Developing countries are facing an uphill battle as technology continues to transform the world. From infrastructure to energy, the World Bank estimates these countries will need to commit over $1.3 trillion to megaprojects to boost GDP and quality of life. These projects include oil and resource production, road and bridge construction, island building, pipelines, telecom infrastructure and more.
Established economic powerhouses are turning to these projects to cut back on the fallout from new tech such as 3D printing, automation or artificial intelligences on their workforce, offering lower skilled factory and service workers an opportunity to remain employed. But in order for developing nations to and stay competitive on a global level and meet the growing demands of their citizens, many nations are turning to the likes of China or the United States for assistance.
The One Belt One Road initiative, for instance, is a global project proposed by Chinese President Xi Jinping. The project is truly massive, spanning over 64 countries, accounting for 62 percent of the entire world’s population, and carrying an estimated cost of $5 trillion. Work on the project has already begun, with state-owned Chinese companies leading the investment charge. From the China-Pakistan corridor and a 1,800 mile high-speed train from China to Singapore to the half a trillion dollars already dropped on M&A deals in infrastructure sectors across Asia, there’s a lot of moving parts.
Megaprojects like these will undoubtedly benefit all involved, but managing time, funds and potential corruption could prove to be a daunting task. This is most clear when looking at developing countries which have seen a boom in natural resources. Otherwise known as the natural resource curse, booms in precious or industrial metals, oil and gas or other commodities have, in many cases, wreaked havoc on the populations of the countries experiencing the new stream of investments and profits. This is largely due to corruption and poor management of the projects associated with these resources.
The benefits of blockchain technology have been discussed at great length. The tech is touted as a revolution in transparency, efficiency and accountability, allowing any number of cogs in a machine to function together without a single party overseeing the endeavor. Related: Startup Aims To Attract Young Renters With Savvy Tech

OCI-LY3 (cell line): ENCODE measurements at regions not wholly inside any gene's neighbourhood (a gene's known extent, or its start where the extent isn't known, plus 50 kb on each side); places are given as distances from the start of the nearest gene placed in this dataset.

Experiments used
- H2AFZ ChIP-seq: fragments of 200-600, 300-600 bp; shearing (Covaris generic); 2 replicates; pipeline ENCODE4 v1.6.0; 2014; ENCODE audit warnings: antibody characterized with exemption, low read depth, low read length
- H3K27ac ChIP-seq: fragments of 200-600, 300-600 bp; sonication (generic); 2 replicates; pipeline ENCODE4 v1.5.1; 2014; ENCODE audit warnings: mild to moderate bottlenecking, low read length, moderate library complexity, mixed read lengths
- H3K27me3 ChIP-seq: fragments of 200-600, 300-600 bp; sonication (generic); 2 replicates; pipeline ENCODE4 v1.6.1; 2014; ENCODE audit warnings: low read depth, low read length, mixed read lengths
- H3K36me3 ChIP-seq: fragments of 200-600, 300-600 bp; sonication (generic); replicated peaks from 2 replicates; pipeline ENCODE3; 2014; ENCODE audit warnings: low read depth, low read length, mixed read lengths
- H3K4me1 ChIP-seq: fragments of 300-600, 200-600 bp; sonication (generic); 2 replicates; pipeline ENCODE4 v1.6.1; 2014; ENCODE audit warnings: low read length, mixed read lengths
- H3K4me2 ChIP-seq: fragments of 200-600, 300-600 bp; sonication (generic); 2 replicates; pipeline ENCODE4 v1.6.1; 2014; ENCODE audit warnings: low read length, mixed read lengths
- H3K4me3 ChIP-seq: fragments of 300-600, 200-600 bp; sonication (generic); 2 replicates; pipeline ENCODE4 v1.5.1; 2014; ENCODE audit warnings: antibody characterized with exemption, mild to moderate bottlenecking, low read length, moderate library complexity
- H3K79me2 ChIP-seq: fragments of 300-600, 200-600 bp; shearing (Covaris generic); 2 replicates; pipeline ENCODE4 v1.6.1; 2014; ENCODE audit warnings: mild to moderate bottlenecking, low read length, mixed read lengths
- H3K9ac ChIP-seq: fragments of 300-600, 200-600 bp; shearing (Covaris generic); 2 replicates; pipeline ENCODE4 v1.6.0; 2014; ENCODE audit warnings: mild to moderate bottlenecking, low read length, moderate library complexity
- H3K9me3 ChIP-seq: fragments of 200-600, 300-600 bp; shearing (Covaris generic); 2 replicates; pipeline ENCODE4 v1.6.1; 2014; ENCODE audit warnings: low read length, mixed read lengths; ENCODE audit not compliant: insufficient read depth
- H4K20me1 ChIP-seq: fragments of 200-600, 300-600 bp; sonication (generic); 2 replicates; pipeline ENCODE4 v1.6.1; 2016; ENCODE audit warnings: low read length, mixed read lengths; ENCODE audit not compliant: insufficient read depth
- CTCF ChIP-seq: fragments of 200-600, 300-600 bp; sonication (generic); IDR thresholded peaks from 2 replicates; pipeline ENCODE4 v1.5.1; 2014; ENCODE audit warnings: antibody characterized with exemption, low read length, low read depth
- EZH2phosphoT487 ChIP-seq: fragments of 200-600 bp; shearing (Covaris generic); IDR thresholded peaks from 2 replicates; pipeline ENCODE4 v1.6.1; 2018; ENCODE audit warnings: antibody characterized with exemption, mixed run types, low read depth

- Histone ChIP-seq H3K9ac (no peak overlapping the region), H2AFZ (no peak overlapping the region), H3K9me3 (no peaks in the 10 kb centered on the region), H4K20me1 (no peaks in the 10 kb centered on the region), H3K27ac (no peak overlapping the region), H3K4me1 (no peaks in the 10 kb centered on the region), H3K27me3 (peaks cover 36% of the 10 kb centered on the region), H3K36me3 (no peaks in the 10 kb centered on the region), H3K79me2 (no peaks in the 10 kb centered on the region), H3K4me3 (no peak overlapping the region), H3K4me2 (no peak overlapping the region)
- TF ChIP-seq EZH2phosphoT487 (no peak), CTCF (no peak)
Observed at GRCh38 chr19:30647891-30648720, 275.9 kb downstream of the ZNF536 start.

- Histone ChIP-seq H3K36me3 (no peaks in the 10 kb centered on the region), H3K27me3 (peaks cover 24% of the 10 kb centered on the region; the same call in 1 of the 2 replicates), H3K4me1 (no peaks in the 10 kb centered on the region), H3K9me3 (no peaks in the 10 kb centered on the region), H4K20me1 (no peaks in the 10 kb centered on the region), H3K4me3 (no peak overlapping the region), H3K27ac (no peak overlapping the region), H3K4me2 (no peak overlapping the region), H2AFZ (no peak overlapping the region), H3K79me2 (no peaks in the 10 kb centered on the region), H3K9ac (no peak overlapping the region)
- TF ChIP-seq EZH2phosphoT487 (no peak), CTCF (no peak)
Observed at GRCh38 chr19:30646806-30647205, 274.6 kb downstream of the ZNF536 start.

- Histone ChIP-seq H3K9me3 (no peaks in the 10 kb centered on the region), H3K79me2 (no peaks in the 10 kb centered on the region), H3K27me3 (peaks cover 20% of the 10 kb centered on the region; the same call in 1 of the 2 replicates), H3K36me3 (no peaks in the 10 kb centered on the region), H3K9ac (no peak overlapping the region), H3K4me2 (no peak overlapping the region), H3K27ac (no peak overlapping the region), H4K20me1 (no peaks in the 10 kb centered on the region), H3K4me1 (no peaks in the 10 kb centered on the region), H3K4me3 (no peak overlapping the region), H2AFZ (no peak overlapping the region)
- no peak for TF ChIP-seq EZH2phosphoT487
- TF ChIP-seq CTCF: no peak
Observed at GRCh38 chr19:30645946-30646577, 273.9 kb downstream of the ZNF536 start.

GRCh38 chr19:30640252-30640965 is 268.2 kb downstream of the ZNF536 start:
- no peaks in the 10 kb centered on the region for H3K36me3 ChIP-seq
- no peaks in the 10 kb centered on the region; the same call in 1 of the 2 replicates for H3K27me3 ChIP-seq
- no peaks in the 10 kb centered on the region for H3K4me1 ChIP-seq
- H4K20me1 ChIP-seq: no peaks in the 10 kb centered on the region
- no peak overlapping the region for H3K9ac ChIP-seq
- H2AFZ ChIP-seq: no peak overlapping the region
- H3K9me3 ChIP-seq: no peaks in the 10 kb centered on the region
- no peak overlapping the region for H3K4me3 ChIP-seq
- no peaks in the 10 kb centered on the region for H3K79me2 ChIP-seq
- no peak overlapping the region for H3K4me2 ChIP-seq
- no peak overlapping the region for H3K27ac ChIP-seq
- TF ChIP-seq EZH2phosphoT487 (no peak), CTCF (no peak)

Megaprojects like those the One Belt One Road Initiative have proposed offer the perfect use cases for blockchain technology. These projects involve contractors, investors and regulators from different countries who all need to work together, and the potential for instant payments, verifications and a new level of accountability should not be ignored.
Not only will the private sector benefit, the social sector stands to gain big, as well. From corporate responsibility to community development, blockchain implementation within these ecosystems can have a ripple effect throughout the countries involved.
The technology offers developing nations an opportunity to leapfrog into new political and economic positions, promoting transparency and fiscal accountability on a scale never before seen.
Though blockchain technology does offer a lot of promises, accepting it and implementing it poses its own challenges.
First and foremost, those in power may not necessarily appreciate transparency in the same way that their citizens might. Already, corporations and governments have either spoken out against both blockchain or created their own private networks, citing unknowns, affordability and potential for abuse.
Another potential challenge is the technology’s limitations. After all, blockchain tech is still a relatively new development, and though some projects are already addressing issues such as transaction volume, electricity costs associated with maintaining the blockchain and more, new issues will likely continue to arise as the tech finds its way into more real-world megaprojects.
Despite the challenges, calls are already being made to take the One Belt One Road initiative digital. With many key players in the project beginning to experiment with blockchain technology, including the Chinese and Saudi governments, it would not be far-fetched to assume the tech will be integrated into megaprojects moving forward.
The private sector, as well, is making a push utilize the tech, with movements like the Belt and Road Blockchain Consortium meeting frequently to discuss the advantages of the technology and facilitate the entry of private blockchain companies into the initiative.
One of the key projects in the Belt and Road Blockchain Consortium is to address potential issues in the trade arbitration and dispute resolution process, with the goal of allowing participants to settle disputes utilizing a simple blockchain platform.
Though there’s still a long way to go in both the Belt and Road Initiative and blockchain adoption as a whole, the work being done currently provides a glimpse into the future of megaprojects worldwide.
By Michael Kern via Crypto Insider
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